Argh!!! Someone find out who makes the CPU and the process size! Pretty please? The suspense is killing me.
  • Reply 11 of 37
    Quote:
    Originally Posted by flux8 View Post



    Argh!!! Someone find out who makes the CPU and the process size! Pretty please? The suspense is killing me.

     

    Hm, at least from the outside I can't see anything disputing AnandTech's conclusion that it should be Samsung and 28 nm...

  • Reply 12 of 37
    kpomkpom Posts: 614member

    The last comment says the markings are Samsung.

    http://www.ifixit.com/Teardown/iPhone+5s+Teardown/17383/2

     

    I guess the speculation that Samsung was caught off guard was mistaken. Samsung may have been caught off guard, but several months ago, not several days ago when their co-CEO announced that next year's Galaxies will have 64-bit chips.

  • Reply 13 of 37

    Strange headline. It has a new processor, different RAM, better radios, bigger battery, better camera, better flash, but "no major internal design changes"? What would constitute a major change then, unless the writer is simply talking about the layout of black squares of silicon.

  • Reply 14 of 37

    @ KPOM What last comment says the markings are Samsung?

  • Reply 15 of 37
    sennen wrote: »
    iFixit, doing Samsung's job for them. :P
    Lol! No doubt the first 20 iPhones in South Korea are ordered by Samsung's "engineering and design" teams
  • Reply 16 of 37
    Quote:
    Originally Posted by chabig View Post

     

    Strange headline. It has a new processor, different RAM, better radios, bigger battery, better camera, better flash, but "no major internal design changes"? What would constitute a major change then, unless the writer is simply talking about the layout of black squares of silicon.


     

    iFixit's focus is on repairs, so I guess this mainly refers to the internal layout, how to open the device etc., not specs.

  • Reply 17 of 37
    I want to know (a) how much RAM is in the A7, (b) any markings of a fabrication vendor on the A7, (c) what process in nanometers is the A7 printed at, (d) what radio chips are being used ...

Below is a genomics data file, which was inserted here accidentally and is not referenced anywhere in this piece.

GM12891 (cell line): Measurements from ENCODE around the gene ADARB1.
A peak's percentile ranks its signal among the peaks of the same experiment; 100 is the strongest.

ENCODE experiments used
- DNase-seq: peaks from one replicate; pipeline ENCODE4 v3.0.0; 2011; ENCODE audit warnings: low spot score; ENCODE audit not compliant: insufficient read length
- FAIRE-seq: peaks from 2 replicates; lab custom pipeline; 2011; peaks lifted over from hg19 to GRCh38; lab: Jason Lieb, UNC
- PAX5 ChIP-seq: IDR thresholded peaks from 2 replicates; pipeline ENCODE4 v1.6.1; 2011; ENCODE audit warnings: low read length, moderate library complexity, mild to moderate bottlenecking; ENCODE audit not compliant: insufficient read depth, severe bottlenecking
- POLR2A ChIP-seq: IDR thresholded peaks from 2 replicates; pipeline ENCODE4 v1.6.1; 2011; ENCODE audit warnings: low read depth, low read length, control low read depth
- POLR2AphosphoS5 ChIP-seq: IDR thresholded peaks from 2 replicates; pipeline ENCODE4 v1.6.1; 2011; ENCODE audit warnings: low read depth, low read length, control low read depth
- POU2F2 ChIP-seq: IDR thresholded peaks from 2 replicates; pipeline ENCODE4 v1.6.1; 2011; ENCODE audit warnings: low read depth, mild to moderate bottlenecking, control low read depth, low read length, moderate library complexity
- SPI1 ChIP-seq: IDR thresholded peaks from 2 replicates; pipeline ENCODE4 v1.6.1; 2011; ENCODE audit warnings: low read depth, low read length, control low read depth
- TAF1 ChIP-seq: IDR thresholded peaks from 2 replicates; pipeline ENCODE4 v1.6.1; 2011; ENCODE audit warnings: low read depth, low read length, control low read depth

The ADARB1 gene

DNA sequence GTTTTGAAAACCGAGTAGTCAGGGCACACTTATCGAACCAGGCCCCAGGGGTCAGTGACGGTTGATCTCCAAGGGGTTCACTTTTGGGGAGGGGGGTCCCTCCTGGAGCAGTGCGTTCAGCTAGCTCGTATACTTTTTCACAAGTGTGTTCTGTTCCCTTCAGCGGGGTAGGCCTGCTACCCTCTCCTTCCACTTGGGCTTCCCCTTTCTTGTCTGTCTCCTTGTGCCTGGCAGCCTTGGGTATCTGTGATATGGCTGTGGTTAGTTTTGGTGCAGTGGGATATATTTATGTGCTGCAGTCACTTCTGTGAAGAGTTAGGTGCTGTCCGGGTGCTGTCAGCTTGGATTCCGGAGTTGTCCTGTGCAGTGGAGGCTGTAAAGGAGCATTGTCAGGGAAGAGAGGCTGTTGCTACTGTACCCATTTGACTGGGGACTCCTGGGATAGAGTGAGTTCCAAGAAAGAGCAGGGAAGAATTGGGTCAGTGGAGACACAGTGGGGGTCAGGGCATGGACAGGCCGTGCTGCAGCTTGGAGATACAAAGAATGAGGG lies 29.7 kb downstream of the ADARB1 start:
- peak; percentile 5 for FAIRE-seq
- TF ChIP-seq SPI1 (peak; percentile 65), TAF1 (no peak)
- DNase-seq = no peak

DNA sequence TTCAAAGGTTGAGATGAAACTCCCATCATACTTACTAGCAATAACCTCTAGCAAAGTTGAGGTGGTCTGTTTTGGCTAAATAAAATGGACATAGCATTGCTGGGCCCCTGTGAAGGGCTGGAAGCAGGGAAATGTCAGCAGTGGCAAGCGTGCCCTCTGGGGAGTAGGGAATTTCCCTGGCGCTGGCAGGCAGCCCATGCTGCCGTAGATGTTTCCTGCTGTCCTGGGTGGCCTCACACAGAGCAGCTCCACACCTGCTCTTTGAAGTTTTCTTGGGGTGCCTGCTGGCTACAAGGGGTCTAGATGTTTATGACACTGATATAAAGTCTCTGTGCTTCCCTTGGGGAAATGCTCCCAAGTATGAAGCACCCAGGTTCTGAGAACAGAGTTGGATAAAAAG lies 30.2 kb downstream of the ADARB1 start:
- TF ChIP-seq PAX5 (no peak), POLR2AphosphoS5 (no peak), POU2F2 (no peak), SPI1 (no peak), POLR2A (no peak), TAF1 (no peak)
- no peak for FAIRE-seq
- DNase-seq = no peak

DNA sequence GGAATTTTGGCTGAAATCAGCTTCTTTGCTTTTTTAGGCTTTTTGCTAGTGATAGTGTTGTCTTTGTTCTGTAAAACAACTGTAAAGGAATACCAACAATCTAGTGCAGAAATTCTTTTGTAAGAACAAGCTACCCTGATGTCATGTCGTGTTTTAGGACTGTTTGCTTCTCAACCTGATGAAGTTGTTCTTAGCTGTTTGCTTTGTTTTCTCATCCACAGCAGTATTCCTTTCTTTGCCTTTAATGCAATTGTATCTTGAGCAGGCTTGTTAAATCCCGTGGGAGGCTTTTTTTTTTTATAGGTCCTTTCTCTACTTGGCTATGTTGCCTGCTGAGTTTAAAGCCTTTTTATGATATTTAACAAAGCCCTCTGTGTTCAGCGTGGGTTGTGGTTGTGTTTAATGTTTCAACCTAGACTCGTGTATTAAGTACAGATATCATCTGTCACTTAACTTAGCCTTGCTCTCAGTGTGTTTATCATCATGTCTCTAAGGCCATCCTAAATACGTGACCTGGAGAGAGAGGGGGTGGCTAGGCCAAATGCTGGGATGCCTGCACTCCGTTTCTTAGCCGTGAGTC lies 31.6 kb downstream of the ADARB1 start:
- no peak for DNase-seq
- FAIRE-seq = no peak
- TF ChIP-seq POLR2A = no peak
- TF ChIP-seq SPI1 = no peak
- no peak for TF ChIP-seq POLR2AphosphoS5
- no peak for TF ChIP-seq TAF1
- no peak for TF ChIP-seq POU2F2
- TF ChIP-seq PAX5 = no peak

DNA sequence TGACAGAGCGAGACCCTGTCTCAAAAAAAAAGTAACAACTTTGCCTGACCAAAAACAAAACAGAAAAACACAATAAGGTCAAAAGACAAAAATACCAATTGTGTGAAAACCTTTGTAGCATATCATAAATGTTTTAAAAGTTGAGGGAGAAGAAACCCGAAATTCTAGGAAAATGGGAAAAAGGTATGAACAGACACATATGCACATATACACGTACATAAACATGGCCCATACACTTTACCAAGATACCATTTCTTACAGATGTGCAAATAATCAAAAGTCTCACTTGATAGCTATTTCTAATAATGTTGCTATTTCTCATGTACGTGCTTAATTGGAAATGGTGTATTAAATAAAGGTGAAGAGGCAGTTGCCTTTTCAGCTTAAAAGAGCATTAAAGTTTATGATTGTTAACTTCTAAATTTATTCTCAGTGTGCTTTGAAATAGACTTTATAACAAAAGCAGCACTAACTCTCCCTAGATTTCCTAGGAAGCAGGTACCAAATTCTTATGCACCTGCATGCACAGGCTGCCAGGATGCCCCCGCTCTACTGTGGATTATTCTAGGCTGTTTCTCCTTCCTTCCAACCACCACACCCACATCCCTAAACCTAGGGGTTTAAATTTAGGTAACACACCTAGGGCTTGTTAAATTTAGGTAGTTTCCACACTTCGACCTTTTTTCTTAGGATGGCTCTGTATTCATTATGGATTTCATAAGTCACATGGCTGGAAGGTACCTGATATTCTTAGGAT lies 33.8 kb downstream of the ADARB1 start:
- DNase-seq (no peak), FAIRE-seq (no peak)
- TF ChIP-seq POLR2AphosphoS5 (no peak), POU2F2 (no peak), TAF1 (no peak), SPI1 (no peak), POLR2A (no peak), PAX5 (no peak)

• Reply 18 of 37
    Quote:

    Originally Posted by PeterAlt View Post



    I want to know (a) how much RAM is in the A7, (b) any markings of a fabrication vendor on the A7, (c) what process in nanometers is the A7 printed at, (d) what radio chips are being used ...

     

    a) According to the marking F8164A1PD on the A7 they say it is supposed to be 1GB, which is in line with the numbers identified by Geekbench

    b) Everbody identified the markings as pointing to Samsung so far, I do not know, and iFixit writes that they will not make a final statement until they have looked inside the chip. This seems to be in line with the references to Samsung 9to5Mac found in configuration files.

    c) If b) is true, then it must be 28 nm, if not...?

    d) LTE Modem: Qualcomm MDM9615M

    Transceiver: Qualcomm WTR1605L

    WiFi: Murata 339S0205

  • Reply 19 of 37
    drblankdrblank Posts: 3,383member
    flux8 wrote: »
    Argh!!! Someone find out who makes the CPU and the process size! Pretty please? The suspense is killing me.

    What is the reason why you are asking? Does it really matter? Is it just raw curiosity or is there some other reason?
  • Reply 20 of 37
    What do they do with the phones when they are done? Do they put them back together to see if they can assemble the phone like the Chinese?